News

Rescuers searching for a missing kayaker after an upturned boat and oars were found floating in the Thames have recovered a body.

Thirty-nine steps to an unlikely theatrical triumph

Play that began life in draughty Yorkshire church halls with four actors, a stuffed dog and a very large sheet, takes Broadway by storm

Dropping your child off at school? That'll be £75... just to park

Borough sparks fury and accusations of targeting mums and children with its plans to charge cars at school gates

Paul Raymond: Self-styled 'King of Soho' who built a successful business empire from property and pornography

The self-styled "King of Soho", Paul Raymond was a self-made millionaire and pioneering sex mogul whose x-rated career spanned seven decades from coy post-war striptease to the hardcore world of the internet. He brought pornography out from under the counters of tatty corner shops and onto the top shelves of WH Smith, giving bare breasts a sophisticated sheen and earning himself a £650m fortune along the way.

You Ask The Questions: Harriet Harman MP

Deputy Leader of the Labour Party answers your quesions, including whether multiculturalism has failed and if she, as a feminist, is proud of Mrs Thatcher

Sir John Hill: Scientist-administrator at the heart of the nuclear establishment

John Hill was the dominant figure in the British nuclear industry through the 1970s. His career coincided with the era when Britain, at great cost, tried and ultimately failed to create its own home-grown nuclear power technology. Lauded and vilified in equal measure, Hill came to embody that period.

You Write The Reviews: The Tempest, Arts Theatre, London

Tara Arts's production of The Tempest gives us Shakespeare's late masterpiece in an hour and 45 minutes, with no interval, using six actors and the simplest of sets and stage effects.

Giuliani's presidential bid is undermined by leak

Even before he has formally entered the presidential race, the former New York mayor Rudolph Giuliani has been embarrassed by the leak of a voluminous campaign document, listing possibly "insurmountable" obstacles, including his marital history and liberal social views, that could torpedo his candidacy.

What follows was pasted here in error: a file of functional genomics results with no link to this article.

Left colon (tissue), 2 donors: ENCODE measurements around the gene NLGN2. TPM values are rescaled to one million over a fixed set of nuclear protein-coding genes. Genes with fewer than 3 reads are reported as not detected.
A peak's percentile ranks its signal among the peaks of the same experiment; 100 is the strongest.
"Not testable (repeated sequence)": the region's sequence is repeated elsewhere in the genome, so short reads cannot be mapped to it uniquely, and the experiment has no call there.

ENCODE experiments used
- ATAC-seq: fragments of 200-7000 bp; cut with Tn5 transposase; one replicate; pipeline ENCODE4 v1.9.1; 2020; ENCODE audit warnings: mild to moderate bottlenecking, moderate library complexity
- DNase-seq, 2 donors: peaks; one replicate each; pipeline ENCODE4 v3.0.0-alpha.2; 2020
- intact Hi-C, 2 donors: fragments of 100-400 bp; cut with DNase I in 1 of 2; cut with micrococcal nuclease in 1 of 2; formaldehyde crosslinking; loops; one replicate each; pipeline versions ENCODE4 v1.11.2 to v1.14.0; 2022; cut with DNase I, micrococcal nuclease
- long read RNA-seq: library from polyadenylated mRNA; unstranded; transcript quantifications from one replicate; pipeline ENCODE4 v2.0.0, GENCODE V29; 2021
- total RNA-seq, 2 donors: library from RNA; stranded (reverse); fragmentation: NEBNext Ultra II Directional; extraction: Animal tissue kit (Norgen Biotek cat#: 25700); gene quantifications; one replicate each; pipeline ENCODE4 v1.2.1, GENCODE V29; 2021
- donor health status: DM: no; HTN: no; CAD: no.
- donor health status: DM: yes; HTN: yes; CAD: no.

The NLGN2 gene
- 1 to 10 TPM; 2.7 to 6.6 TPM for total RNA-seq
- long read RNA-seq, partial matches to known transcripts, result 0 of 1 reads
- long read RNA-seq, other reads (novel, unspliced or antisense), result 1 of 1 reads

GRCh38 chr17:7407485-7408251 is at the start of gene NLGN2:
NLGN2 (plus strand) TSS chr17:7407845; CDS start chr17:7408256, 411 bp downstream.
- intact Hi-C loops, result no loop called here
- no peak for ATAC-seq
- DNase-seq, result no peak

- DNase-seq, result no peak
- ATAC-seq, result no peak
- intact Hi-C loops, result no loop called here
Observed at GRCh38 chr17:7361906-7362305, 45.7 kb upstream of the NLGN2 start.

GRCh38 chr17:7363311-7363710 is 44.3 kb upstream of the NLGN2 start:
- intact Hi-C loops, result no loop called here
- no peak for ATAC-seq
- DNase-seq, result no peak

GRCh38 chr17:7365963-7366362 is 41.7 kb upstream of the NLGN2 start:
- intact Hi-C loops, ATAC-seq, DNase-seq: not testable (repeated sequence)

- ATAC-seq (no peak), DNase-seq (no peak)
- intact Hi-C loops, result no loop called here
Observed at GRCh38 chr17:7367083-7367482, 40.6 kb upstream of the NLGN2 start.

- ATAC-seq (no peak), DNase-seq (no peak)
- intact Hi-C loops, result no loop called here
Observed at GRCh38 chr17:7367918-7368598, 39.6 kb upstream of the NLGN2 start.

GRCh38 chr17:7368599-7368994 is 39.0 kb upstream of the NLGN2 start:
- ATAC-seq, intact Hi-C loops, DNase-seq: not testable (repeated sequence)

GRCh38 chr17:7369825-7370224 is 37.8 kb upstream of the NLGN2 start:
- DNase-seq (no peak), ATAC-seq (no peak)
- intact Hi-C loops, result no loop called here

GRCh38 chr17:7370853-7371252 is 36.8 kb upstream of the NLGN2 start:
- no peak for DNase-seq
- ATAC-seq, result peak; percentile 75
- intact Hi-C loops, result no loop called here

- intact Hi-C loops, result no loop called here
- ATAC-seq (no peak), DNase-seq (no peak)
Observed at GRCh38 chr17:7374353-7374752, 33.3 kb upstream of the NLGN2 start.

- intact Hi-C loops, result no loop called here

Racing: The horse that won America

The cruel fate of rising star Barbaro highlights the often-brutal conditions of a sport in which horses have increasingly short-lived careers before being retired - or put down

Out of the local loop: BT dials 'T' for trouble

Ben Verwaayen needs some quick successes if the telecoms giant is to overcome its mounting challenges

Letter: Kinds of truth

Sir: Tony Blair says it is a "fact" that the IRA carried out the Northern Bank robbery. He was also certain that it was "beyond doubt" that Saddam had WMD stockpiles ready to fire at British targets within 45 minutes. Does the PM know something we don't, or is he just stating, in good faith, what he believes to be true at this moment in time?

Letter: How to fight burglars

Sir: As a martial arts instructor, I fully endorse the right to use weapons in defence of the home ("Home owners can kill burglars in self- defence", 2 February). However, the decision to take up a weapon should not be based on legal permission but on a considered analysis of the practicalities of the situation. In this analysis the type of weapon is crucial.

Letter: Hero of Waterloo

Sir: Churchill's funeral did not end with "a homely chuffer pulling out of Paddington" ("Churchill the hero", 29 January), even though Paddington is the natural station for travel to Bladon, where Churchill is buried. The cortege crossed the river from St Paul's to Waterloo and travelled the long way, via Richmond and Ascot, joining the western line at Reading. Why was this? The likely sounding legend is that Churchill had decided upon Paddington if de Gaulle predeceased him, but if he predeceased de Gaulle the funeral train was to leave from Waterloo.

Hockey: Teddington seek goals from old boy Conway

NICK CONWAY, assistant coach to the touring United States women's squad who are playing a three-match Test series against Great Britain, takes time off this afternoon to appear for his old team Teddington in their Premier League local derby at home to Surbiton.